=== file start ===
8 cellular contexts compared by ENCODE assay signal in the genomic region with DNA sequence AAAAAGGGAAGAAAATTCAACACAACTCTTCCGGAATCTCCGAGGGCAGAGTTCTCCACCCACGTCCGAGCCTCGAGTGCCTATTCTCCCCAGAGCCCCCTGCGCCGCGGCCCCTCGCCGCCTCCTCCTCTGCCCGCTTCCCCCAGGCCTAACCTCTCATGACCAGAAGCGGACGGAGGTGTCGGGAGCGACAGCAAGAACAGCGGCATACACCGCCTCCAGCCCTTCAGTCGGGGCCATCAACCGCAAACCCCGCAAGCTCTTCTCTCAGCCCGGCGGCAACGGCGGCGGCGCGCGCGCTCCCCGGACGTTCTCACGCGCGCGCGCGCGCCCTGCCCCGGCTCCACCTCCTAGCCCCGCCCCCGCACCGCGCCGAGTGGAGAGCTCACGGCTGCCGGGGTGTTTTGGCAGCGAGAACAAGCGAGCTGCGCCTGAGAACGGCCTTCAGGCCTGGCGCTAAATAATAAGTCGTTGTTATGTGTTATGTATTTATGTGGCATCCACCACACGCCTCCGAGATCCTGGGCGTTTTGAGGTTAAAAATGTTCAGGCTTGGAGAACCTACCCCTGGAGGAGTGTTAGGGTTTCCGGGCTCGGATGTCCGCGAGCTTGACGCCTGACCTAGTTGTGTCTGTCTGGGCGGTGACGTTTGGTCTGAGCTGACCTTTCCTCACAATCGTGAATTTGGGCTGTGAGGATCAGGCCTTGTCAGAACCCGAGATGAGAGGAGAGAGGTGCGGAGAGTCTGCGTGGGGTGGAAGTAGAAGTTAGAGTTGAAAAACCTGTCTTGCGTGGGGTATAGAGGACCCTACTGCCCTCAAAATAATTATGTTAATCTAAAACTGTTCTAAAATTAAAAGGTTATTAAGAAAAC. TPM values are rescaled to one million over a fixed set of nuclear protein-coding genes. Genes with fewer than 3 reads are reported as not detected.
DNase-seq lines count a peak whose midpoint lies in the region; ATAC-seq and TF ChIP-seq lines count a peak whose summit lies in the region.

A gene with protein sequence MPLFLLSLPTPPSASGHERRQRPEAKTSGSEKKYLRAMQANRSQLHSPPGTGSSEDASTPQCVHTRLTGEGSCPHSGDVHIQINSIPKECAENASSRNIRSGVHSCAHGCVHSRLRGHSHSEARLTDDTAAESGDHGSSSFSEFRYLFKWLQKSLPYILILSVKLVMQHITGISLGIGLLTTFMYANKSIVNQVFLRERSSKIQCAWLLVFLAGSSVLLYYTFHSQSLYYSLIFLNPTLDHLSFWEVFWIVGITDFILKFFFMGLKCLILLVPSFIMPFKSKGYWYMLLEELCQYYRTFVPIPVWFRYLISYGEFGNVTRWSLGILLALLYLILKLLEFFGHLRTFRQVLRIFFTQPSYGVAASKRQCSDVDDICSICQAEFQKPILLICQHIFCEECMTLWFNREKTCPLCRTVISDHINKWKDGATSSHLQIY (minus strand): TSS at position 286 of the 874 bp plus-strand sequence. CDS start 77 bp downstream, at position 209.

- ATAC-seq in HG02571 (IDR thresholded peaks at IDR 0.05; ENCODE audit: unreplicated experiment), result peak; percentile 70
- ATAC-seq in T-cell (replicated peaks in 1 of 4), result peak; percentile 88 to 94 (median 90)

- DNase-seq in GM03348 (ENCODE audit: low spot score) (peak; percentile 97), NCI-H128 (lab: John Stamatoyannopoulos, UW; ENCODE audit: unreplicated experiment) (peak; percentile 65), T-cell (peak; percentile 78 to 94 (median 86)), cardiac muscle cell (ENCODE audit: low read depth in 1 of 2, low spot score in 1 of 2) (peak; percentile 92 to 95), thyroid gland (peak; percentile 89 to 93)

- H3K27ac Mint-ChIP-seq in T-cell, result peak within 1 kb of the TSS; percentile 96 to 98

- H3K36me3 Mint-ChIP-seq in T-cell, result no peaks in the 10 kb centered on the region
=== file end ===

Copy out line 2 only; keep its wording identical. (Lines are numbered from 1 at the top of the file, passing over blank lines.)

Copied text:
DNase-seq lines count a peak whose midpoint lies in the region; ATAC-seq and TF ChIP-seq lines count a peak whose summit lies in the region.